Government Technology

Wearing Your Cell Phone Could Weaken Bones


Phone on Belt
Phone on Belt

October 23, 2009 By

According to a study in the September issue of The Journal of Craniofacial Surgery (which I admit I don't read), wearing a cell phone on your belt may lead to decreased bone density in an area of the pelvis that is commonly used for bone grafts.

At least that is what is claimed in a news release issued today from Wolters Kluwer Health. The study by Dr. Tolga Atay and his colleagues at Suleyman Demirel University, Isparta, Turkey, discovered that with long-term exposure, electromagnetic fields from cell phones could weaken the bone. This, they said, could potentially affecting the outcomes of surgical procedures using bone grafts.

The researchers measured bone density at the upper rims of the pelvis (iliac wings) in 150 men who were cell phone users and carried their phones on their belts. The measurements were performed using a technique called dual x-ray absorptiometry -- the same test used to measure bone density in patients with osteoporosis and other bone diseases.

Bone density was compared on the side where the men wore their phones (the right side in 122 men and the left side in 28) versus the opposite side. The men carried their phones for an average of 15 hours per day, and had used cell phones for an average of 6 years.

The results showed a slight reduction in iliac wing bone density on the side where the men carried their phones. The difference was not statistically significant, they noted, and did not approach the reductions seen in osteoporosis. However, the researchers cautioned that the men were relatively young -- average 32 years -- and that further bone weakening may occur with longer follow-up.

The researchers also emphasize that their findings are preliminary. And coming generations of mobile technology may lead to the development of new cell phones with lower exposure to electromagnetic fields. Meanwhile, Dr. Atay and colleagues conclude, "It would be better to keep mobile phones as far as possible from our body during our daily lives."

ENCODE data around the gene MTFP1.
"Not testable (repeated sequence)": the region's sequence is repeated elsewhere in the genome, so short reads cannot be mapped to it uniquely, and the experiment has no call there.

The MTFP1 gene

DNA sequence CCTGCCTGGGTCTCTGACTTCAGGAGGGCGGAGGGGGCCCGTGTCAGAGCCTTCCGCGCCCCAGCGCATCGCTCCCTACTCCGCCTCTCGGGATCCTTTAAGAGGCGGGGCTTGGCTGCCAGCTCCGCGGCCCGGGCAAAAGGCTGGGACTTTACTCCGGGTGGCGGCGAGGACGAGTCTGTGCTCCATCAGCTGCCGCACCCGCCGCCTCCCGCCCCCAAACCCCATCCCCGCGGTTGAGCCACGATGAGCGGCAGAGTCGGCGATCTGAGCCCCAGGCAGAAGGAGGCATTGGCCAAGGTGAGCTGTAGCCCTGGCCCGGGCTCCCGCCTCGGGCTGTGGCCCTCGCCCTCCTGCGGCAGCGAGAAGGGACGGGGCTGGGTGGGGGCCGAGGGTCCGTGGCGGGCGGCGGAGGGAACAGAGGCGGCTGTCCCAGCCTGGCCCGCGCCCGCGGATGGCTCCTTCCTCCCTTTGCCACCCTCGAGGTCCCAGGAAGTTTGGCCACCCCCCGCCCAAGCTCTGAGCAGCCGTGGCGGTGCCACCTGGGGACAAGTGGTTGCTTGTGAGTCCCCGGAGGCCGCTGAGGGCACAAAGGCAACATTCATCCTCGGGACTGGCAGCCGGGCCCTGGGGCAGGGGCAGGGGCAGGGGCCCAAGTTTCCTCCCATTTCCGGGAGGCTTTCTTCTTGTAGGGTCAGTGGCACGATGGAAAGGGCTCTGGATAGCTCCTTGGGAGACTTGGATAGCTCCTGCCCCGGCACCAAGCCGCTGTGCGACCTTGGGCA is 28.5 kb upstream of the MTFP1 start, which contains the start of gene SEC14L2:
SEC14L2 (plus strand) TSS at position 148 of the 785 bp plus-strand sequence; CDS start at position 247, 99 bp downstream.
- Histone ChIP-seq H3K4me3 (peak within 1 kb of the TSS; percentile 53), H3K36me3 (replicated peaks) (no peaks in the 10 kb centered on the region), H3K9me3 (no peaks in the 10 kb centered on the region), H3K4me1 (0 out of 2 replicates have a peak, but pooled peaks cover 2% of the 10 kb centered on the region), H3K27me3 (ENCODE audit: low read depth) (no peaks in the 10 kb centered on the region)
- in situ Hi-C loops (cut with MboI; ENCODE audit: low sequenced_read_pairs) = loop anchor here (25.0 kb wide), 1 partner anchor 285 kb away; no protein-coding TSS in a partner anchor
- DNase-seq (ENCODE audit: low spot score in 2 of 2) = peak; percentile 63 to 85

Photo by Tantek Çelik. CC Attribution-Noncommercial 2.0 Generic

 


| More

Comments

Add Your Comment

You are solely responsible for the content of your comments. We reserve the right to remove comments that are considered profane, vulgar, obscene, factually inaccurate, off-topic, or considered a personal attack.

In Our Library

White Papers | Exclusives Reports | Webinar Archives | Best Practices and Case Studies
Redefining Citizen Engagement in a Mobile-First World
Today’s consumers are embracing the ease and convenience of anytime, anywhere access to the Internet from their mobile devices. In order for government and public sector organizations to fully engage with their citizens and provide similar service quality as their consumer counterparts, the time is now to shift to mobile citizen engagement. Learn more
McAfee Enterprise Security Manager and Threat Intelligence Exchange
As a part of the Intel® Security product offering, McAfee® Enterprise Security Manager and McAfee Threat Intelligence Exchange work together to provide organizations with exactly what they need to fight advanced threats. You get the situational awareness, actionable intelligence, and instantaneous speed to immediately identify, respond to, and proactively neutralize threats in just milliseconds.
Better security. Better government.
Powering security at all levels of government with simpler, more connected IT.
View All

Featured Papers